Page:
The other day I had a triply-nested list of type [[[a]]], and found myself applying this function to it:

sort . map sort . map (map sort)

This annoyed me. I want a way to say, “map this function over every level of this nested functor”. In other words, given a function `transf :: (Functor f) => f a -> f a`, I want a function `nfmap` which, given `transf` and a “nested functor” (i.e. something of type f a, or f (f a), or f (f (f a)), or …) applies `transf` on all levels (i.e. `transf . fmap transf . fmap (fmap transf) ...`). Ideally, then, I would be able to write `nfmap sort :: [[[a]]] -> [[[a]]]` in place of the code that annoyed me.

Sadly, how to implement the type class `NestedFunctor` eludes me at the moment. Has anything like this been done before? (I’d be surprised if it hasn’t.) Anyone with some serious Haskell-type-fu want to show me how to implement this?

Deepest functor: fmap over arbitrarily nested collections is probably a good starting point.

Thanks Dan, that looks really interesting! Of course it is not the same thing as what I’m looking for, but it does seem like a good place to start.

Brent,

I don’t know how to completely answer your question, but I think I can give you some places to start.

What it all boils down to is that the functors you’re used to (i.e. those in class Functor) are really functors over values rather than functors over types and values. You can see this by looking at how these type-functions operate: as you already observed, members of class Functor stack up on top of one another making types like [[[a]]] (which I would prefer to write as (List . List . List a).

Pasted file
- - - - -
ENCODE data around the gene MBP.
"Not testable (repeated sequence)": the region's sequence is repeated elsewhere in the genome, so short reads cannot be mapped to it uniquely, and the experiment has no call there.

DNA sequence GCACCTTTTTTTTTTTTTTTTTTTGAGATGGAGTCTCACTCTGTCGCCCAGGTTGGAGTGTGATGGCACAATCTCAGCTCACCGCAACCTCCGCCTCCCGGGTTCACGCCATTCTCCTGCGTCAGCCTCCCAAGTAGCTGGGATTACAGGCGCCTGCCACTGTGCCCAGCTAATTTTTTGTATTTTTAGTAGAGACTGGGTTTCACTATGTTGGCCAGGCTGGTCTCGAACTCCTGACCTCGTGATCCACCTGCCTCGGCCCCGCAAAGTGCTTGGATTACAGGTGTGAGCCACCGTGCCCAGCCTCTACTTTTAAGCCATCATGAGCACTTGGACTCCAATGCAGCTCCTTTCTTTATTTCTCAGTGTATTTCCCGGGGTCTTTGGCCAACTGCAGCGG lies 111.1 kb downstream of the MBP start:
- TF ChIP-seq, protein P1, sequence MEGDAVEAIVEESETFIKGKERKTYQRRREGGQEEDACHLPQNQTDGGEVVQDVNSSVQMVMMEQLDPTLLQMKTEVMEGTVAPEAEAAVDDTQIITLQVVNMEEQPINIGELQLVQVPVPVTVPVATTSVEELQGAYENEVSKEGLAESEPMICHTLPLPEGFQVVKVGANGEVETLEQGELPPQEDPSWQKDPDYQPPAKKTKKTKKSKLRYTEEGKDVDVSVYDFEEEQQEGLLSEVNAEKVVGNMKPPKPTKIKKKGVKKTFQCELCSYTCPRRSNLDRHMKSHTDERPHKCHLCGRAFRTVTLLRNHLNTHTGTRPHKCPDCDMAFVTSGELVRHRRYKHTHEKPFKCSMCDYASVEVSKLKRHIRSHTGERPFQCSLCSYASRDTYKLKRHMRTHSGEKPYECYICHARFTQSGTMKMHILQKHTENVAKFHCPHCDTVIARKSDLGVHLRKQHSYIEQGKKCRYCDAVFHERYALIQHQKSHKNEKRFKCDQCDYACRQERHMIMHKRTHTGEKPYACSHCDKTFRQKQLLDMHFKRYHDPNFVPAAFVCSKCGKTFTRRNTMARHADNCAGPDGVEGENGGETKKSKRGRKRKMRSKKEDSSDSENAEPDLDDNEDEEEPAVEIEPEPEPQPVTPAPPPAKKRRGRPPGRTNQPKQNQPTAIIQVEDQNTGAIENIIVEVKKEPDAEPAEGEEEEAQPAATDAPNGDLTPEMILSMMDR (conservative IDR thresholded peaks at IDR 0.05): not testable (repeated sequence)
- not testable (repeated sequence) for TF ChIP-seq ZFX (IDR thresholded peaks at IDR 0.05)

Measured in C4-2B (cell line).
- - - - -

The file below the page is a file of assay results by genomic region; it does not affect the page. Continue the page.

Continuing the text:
We, on the other hand, are looking for something different: we’re looking for a functor over types. We can see this because you want something that commutes with composition of types and that behaves nicely with respect to compositions of values and with identities of types and kinds. More concretely, we want to take a type composition like [[a]], write it as `List . List . a’, apply some mysterious G, and wind up with the type `(G List) . (G List) . (G a)’. Furthermore, we desire that this G satisfy all the nice algebraic properties that we desire of regular functors.

Unfortunately, I don’t know off the top of my head how to write down such a type-functor in Haskell, though Oleg, by way of Dan, has given us some excellent hints (thanks!)

Basically, if I understand his example correctly, Oleg wrote a logic program for the type-checker to use to calculate the `depth’ at which his functor should be applied. It works (I think!) by counting in Peano arithmetic: it counts “down” one by popping one type application off the structure it’s decomposing and then it counts up by composing another `fmap’ with the ‘deepest functor’ it’s building, effectively incrementing a (type) accumulator and it stops when it hits zero (an atom) and N (the desired functor), respectively.

The rest of the type-class machinery just what’s required to map atoms to Z (zero) and type applications to S (successor) so that the counting can be performed and to keep track of the correct types of the `fmap’s being composed in the accumulator.

Anyway, if I got all that right, we can probably solve your problem with the same machinery by providing a different increment to the accumulator: one that will make it build up something like

g . (fmap . g) . (fmap . fmap . g)

instead of

fmap . fmap . fmap

Anyway, good luck, and thanks for the fun question!

nfmap n e = foldr composeE [|id|] . take n $ iterate mapE e

where

composeE x y = appE (appE [|(.)|] x) y

mapE = appE [|fmap|]

sort3 :: (Ord a, Ord [a], Ord [[a]]) => [[[a]]] -> [[[a]]]

sort3 = $(nfmap 3 [|sort|])

ephemient: heh, neat. Of course, ultimately I’m interested in how to define the requisite type classes etc. so it will “just work”… but regardless, generating the code at compile-time with TH is pretty slick, too. =)